Differentiated Networks: Equilibrium and Efficiency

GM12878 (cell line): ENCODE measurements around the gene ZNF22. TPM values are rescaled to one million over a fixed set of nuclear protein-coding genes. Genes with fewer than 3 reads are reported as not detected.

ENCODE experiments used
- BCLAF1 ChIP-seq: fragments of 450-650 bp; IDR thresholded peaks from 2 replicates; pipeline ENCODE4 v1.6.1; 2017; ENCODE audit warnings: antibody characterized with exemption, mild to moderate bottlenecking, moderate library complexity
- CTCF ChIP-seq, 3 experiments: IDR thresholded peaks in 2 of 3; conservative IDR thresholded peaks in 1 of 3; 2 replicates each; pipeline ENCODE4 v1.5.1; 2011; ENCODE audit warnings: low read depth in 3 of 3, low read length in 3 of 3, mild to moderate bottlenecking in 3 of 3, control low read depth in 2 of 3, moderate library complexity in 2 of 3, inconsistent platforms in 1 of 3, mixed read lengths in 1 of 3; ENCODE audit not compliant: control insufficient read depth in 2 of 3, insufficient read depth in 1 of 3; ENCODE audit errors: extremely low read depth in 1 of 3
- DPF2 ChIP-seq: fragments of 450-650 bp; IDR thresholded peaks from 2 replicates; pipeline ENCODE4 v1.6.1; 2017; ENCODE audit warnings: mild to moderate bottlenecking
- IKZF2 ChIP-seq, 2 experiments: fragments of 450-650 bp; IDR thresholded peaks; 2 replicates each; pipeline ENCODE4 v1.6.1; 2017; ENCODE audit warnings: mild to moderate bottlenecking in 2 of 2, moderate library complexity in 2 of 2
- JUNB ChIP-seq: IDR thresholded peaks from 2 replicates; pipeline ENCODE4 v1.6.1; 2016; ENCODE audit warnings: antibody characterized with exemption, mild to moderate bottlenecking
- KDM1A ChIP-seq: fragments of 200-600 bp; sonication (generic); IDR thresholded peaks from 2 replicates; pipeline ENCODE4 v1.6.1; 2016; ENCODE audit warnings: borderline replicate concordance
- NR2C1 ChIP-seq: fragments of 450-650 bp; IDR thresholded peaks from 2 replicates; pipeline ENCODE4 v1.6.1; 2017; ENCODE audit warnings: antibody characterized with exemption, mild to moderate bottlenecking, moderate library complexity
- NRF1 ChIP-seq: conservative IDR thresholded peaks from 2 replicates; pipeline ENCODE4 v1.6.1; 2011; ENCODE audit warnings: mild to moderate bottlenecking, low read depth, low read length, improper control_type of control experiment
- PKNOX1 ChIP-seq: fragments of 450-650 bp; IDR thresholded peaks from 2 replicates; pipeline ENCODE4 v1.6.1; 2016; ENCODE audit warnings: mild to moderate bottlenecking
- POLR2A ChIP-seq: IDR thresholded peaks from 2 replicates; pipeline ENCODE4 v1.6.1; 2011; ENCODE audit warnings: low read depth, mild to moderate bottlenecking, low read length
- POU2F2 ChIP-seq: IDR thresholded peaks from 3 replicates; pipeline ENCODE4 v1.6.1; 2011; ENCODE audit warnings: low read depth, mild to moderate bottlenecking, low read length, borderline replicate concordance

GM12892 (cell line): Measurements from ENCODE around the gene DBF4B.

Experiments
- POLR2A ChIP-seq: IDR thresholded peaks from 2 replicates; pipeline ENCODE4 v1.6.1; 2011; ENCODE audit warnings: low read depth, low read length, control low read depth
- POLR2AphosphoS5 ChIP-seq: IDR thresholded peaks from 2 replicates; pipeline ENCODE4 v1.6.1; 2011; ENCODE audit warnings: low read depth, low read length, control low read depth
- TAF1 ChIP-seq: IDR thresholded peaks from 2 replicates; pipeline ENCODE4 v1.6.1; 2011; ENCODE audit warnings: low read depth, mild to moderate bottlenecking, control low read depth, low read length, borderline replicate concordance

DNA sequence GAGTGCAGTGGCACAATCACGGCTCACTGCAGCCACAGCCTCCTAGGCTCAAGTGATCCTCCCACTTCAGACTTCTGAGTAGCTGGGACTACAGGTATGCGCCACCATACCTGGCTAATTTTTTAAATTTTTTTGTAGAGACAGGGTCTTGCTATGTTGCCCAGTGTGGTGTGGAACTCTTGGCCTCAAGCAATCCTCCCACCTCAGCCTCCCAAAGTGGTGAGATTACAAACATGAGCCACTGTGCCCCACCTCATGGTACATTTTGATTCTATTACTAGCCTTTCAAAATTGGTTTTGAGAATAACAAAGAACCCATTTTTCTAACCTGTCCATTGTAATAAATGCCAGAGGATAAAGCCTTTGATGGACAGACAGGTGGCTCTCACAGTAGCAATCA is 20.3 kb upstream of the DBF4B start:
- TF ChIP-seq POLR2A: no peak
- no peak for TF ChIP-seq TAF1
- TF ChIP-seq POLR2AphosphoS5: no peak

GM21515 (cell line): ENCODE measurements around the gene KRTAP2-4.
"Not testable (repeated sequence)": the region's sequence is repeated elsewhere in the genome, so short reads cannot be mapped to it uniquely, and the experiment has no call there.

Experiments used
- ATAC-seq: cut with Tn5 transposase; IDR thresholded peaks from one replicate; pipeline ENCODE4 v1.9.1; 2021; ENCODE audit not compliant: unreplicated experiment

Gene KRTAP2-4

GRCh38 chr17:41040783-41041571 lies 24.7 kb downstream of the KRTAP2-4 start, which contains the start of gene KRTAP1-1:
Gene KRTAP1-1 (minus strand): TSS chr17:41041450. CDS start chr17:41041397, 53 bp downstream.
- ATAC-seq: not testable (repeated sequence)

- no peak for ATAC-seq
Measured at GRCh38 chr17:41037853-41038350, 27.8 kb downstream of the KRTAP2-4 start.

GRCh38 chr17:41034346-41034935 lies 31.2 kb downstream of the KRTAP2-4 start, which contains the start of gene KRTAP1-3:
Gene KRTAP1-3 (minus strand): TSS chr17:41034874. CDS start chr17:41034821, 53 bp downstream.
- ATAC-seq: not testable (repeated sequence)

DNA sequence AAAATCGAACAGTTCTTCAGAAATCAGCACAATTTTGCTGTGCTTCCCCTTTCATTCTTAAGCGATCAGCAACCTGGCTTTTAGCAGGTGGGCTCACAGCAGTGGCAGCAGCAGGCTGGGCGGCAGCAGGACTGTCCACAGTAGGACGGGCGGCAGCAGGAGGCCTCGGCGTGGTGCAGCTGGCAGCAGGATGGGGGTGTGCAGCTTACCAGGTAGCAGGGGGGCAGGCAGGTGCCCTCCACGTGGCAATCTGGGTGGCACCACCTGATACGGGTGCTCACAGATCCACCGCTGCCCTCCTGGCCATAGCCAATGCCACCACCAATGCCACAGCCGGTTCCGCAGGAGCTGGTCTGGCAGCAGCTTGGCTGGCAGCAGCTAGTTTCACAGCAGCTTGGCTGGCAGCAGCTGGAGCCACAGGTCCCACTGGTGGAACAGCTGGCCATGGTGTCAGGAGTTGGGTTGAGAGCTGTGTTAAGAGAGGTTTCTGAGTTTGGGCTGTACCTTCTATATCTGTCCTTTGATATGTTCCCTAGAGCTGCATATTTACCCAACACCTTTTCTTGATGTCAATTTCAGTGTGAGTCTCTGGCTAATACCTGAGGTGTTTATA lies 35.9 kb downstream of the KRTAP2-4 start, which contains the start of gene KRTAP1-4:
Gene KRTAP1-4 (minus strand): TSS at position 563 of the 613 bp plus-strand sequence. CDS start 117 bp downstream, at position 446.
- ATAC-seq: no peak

We consider a model of price competition in a duopoly with product differentiation and network effects. The value of a good for a consumer is the sum of a common and an idiosyncratic component. The first captures the vertical dimension of quality, the second captures horizontal differentiation. Each consumer privately observes his own value for each good, but cannot separate the common and the idiosyncratic component. Therefore, he has incomplete information about the value of the goods for the other consumers. After firms announce prices, consumers choose simultaneously which network to join, facing a coordination problem. In the efficient allocation, both networks are active and the firm with the highest expected quality has the largest market share. To characterize the equilibrium allocation, we derive necessary and sufficient conditions for uniqueness of the equilibrium of the coordination game played by consumers for given prices. The equilibrium allocation differs from the efficient one for two reasons. First, the equilibrium allocation of consumers to the networks is too balanced, since consumers fail to internalize network externalities. Second, if access to the networks is priced by strategic firms, then the product with the highest expected quality is also the most expensive. This further reduces the asymmetry between market shares and therefore social welfare.
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